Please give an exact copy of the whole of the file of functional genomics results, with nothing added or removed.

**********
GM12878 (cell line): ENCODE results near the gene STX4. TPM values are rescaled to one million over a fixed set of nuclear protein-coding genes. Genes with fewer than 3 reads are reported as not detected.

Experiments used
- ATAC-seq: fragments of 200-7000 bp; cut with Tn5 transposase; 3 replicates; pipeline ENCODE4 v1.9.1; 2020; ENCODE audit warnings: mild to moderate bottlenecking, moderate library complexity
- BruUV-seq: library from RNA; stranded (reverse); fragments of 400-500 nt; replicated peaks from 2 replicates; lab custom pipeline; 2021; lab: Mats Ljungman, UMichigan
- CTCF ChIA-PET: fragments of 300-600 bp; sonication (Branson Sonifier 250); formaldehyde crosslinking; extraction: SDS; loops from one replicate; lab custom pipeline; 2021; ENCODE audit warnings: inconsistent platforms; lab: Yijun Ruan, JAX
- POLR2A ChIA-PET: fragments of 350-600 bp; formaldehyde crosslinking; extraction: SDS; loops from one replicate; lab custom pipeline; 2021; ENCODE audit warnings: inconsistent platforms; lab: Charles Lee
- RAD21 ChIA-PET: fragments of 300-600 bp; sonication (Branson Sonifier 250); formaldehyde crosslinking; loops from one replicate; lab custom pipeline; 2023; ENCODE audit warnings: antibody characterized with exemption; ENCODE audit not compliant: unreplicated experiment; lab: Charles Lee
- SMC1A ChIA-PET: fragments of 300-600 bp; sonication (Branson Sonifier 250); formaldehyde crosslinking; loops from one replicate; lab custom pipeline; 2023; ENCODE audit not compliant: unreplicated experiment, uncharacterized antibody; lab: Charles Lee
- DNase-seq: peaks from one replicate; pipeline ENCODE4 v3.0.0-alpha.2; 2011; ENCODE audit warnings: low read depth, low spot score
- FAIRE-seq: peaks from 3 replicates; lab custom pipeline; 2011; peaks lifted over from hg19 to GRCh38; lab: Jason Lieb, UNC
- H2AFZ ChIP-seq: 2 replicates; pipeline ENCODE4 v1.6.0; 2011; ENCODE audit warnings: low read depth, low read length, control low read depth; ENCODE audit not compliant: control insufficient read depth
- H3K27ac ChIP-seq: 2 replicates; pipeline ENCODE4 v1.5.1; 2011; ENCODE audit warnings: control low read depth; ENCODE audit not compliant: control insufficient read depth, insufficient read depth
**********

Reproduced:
GM12878 (cell line): ENCODE results near the gene STX4. TPM values are rescaled to one million over a fixed set of nuclear protein-coding genes. Genes with fewer than 3 reads are reported as not detected.

Experiments used
- ATAC-seq: fragments of 200-7000 bp; cut with Tn5 transposase; 3 replicates; pipeline ENCODE4 v1.9.1; 2020; ENCODE audit warnings: mild to moderate bottlenecking, moderate library complexity
- BruUV-seq: library from RNA; stranded (reverse); fragments of 400-500 nt; replicated peaks from 2 replicates; lab custom pipeline; 2021; lab: Mats Ljungman, UMichigan
- CTCF ChIA-PET: fragments of 300-600 bp; sonication (Branson Sonifier 250); formaldehyde crosslinking; extraction: SDS; loops from one replicate; lab custom pipeline; 2021; ENCODE audit warnings: inconsistent platforms; lab: Yijun Ruan, JAX
- POLR2A ChIA-PET: fragments of 350-600 bp; formaldehyde crosslinking; extraction: SDS; loops from one replicate; lab custom pipeline; 2021; ENCODE audit warnings: inconsistent platforms; lab: Charles Lee
- RAD21 ChIA-PET: fragments of 300-600 bp; sonication (Branson Sonifier 250); formaldehyde crosslinking; loops from one replicate; lab custom pipeline; 2023; ENCODE audit warnings: antibody characterized with exemption; ENCODE audit not compliant: unreplicated experiment; lab: Charles Lee
- SMC1A ChIA-PET: fragments of 300-600 bp; sonication (Branson Sonifier 250); formaldehyde crosslinking; loops from one replicate; lab custom pipeline; 2023; ENCODE audit not compliant: unreplicated experiment, uncharacterized antibody; lab: Charles Lee
- DNase-seq: peaks from one replicate; pipeline ENCODE4 v3.0.0-alpha.2; 2011; ENCODE audit warnings: low read depth, low spot score
- FAIRE-seq: peaks from 3 replicates; lab custom pipeline; 2011; peaks lifted over from hg19 to GRCh38; lab: Jason Lieb, UNC
- H2AFZ ChIP-seq: 2 replicates; pipeline ENCODE4 v1.6.0; 2011; ENCODE audit warnings: low read depth, low read length, control low read depth; ENCODE audit not compliant: control insufficient read depth
- H3K27ac ChIP-seq: 2 replicates; pipeline ENCODE4 v1.5.1; 2011; ENCODE audit warnings: control low read depth; ENCODE audit not compliant: control insufficient read depth, insufficient read depth